Wreath-laying volunteers persevere
The annual wreath-laying event at the Albert G. Horton Jr. Memorial Veterans Cemetery in Suffolk was considerably smaller than in past years due to COVID-19.
However, every gravesite still was adorned with a wreath of fresh greenery by a small group of volunteers who worked in shifts to avoid too many people being at the cemetery at one time.
Together, the volunteers laid about 10,850 wreaths.
“People have been very patient,” said Gerry Soucheray, first vice president of the Horton Wreath Society. “Everybody has been wearing a mask and has been great in helping us do what we do. We do this every year because of those that have fallen. They’re the ones that allow us to do this. It’s a great feeling to be able to honor them not only during Memorial Day or even Veterans Day, but this is a special event for us. It’s just one more way to memorialize them.”
About 15 members of the family of Richard Haynes, a veteran of both the U.S. Army and the U.S. Air Force, came out to the event.
“We came out today to honor my grandfather,” said Kimberlie Reid. He passed away two years ago. This was the first time that we felt that we were strong enough to come out and give back. We have decided that we’re going to make this our community service project every year as a family.”
The family of Michael Wersosky also came out to place a wreath on his grave. His wife, Cindy, daughter, Christine Duncan, son, Michael Jr., and grandchildren were all in attendance. Wersosky spent 30 years in the U.S. Army.
“It’s just a way to honor our father,” Duncan said. “He was part of the military, and that was very important to him. This year is different, so I’m glad they were still able to make it possible for us to come out and do this.”
Among the participants were several children and their parents from the Troop 1904 of the American Heritage Girls and Trail Life Boys. The troops meet at Southside Vineyard Church in Smithfield.
“It makes me feel good because it allows us to lay the wreaths on the graves of the people whose families can’t make it out and can’t do it themselves,” said Charles Smith, one of the troop members.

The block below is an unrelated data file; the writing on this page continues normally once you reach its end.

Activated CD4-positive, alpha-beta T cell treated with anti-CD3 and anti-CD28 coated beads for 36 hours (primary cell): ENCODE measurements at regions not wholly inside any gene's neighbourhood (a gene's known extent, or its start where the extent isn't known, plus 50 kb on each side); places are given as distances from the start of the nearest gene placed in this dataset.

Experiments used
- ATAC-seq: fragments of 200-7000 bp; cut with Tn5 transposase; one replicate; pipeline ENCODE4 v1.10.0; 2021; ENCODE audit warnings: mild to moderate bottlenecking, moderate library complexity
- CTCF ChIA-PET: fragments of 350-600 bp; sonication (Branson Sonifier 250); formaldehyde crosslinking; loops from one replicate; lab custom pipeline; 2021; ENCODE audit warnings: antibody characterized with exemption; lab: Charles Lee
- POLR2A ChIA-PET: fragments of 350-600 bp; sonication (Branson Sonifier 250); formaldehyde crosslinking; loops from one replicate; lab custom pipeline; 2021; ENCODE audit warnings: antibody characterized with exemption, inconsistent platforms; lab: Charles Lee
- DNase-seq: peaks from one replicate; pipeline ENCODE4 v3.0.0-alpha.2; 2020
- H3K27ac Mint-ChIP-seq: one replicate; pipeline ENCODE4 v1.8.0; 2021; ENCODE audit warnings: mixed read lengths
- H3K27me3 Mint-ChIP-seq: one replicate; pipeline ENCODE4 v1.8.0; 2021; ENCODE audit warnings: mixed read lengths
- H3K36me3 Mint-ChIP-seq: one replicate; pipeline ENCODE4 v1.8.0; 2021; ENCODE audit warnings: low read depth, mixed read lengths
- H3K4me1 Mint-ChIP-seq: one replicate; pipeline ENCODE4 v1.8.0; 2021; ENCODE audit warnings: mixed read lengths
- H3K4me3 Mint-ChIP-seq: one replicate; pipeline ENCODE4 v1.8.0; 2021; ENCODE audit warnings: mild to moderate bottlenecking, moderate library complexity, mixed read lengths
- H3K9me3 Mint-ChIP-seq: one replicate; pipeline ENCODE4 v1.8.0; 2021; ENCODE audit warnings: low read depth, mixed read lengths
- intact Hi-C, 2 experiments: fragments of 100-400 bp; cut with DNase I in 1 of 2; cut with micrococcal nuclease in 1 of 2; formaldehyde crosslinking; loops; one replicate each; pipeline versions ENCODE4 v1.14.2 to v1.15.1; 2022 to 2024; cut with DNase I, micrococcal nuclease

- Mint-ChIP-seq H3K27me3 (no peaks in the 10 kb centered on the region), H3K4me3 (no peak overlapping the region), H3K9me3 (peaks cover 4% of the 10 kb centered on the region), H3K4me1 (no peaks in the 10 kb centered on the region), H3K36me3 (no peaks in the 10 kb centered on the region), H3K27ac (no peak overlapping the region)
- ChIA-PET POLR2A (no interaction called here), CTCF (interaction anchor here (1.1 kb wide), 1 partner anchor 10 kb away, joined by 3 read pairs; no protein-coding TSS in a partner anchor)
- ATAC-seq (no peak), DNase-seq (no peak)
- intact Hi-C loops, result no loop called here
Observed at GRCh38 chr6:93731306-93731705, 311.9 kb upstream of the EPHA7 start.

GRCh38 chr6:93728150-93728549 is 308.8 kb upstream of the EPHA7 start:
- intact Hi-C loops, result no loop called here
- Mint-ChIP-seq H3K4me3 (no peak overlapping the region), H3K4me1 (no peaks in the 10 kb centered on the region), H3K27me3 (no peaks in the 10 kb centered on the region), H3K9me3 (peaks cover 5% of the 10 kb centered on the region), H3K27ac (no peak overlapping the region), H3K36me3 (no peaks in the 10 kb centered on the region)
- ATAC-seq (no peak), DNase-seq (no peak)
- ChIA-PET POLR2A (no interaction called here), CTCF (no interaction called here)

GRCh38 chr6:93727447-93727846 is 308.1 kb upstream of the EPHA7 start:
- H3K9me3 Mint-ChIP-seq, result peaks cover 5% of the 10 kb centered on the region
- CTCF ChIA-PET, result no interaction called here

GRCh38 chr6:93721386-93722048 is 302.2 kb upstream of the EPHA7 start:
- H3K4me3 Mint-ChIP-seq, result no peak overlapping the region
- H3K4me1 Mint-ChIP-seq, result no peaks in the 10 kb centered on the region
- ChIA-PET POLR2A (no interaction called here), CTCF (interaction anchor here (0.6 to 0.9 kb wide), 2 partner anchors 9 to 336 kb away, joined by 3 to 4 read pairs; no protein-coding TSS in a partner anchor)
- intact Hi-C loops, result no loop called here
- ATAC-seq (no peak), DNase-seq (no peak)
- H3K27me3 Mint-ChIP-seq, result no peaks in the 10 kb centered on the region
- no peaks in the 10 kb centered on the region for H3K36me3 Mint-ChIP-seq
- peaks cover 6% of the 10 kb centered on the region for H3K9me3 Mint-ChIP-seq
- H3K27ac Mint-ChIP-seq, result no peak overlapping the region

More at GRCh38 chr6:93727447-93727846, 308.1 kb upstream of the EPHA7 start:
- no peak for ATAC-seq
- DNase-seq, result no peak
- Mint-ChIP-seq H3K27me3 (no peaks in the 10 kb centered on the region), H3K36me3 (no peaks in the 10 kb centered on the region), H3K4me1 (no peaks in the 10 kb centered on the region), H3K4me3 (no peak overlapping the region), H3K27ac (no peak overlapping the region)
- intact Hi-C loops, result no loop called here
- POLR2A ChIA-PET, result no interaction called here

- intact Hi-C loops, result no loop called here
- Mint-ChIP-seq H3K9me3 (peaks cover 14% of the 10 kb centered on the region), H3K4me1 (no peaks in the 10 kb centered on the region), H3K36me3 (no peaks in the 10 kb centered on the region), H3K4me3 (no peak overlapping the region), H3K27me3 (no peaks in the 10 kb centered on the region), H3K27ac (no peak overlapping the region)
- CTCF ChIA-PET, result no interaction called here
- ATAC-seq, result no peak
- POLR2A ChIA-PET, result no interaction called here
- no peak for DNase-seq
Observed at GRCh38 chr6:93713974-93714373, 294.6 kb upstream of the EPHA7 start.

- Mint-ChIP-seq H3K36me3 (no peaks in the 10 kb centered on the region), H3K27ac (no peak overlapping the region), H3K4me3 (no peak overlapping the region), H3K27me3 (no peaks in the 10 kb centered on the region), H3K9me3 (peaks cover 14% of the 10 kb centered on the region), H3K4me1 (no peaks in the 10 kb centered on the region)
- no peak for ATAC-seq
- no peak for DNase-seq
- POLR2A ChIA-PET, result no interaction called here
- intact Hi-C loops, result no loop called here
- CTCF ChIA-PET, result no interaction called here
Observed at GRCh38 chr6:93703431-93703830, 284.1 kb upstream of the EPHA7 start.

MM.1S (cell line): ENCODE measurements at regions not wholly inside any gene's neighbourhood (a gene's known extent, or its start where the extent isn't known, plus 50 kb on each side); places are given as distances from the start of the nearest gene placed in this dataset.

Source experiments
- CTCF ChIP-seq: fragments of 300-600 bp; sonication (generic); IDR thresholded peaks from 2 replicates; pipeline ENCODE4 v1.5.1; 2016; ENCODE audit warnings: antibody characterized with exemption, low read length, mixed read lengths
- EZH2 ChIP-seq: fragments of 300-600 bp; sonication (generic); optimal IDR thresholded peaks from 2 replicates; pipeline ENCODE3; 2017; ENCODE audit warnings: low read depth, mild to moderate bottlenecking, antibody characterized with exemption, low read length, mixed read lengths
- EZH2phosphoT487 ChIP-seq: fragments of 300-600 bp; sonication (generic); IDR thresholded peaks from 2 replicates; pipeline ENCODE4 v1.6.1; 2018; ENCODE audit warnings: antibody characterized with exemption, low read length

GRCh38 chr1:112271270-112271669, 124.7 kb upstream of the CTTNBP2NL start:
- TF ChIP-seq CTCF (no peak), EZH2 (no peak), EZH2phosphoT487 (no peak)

His mom, Joey Smith, said it’s important that her children learn about the people who have sacrificed for our country.
“We tried to instill the value of service to the community, but we also want them to have an understanding of who we are as a country,” she said. “And what better way to show them these people did what they did for us.”
She and Jodie Cofield, a father of some of the kids in the troops who also came out Saturday, said the pastor’s wife at Southside Vineyard, Pam Havens, helped organize their involvement.
The volunteers were split into two shifts — Friday from 9 a.m. to 3 p.m. and Saturday starting at 7 a.m. Soucheray said there was such a good turnout on Friday that they had to cut it off to allow Saturday volunteers to place wreaths.
Following the wreath-laying, Wreaths Across America — a separate organization not affiliated with the Horton Wreath Society — held a small ceremony that was streamed virtually.
John Maxwell, commissioner of the Virginia Department of Veterans Services, was in attendance Saturday morning.
“What it shows is the commitment of the community and the Horton Wreath Society and our staff here at the cemetery to be able to show veterans and their families how much we care for them and honor and remember those who have died to serve our country,” he said. “This is always meaningful for the families. It’s a great way to honor those all of our veterans and their family members who are here so they will never be forgotten.”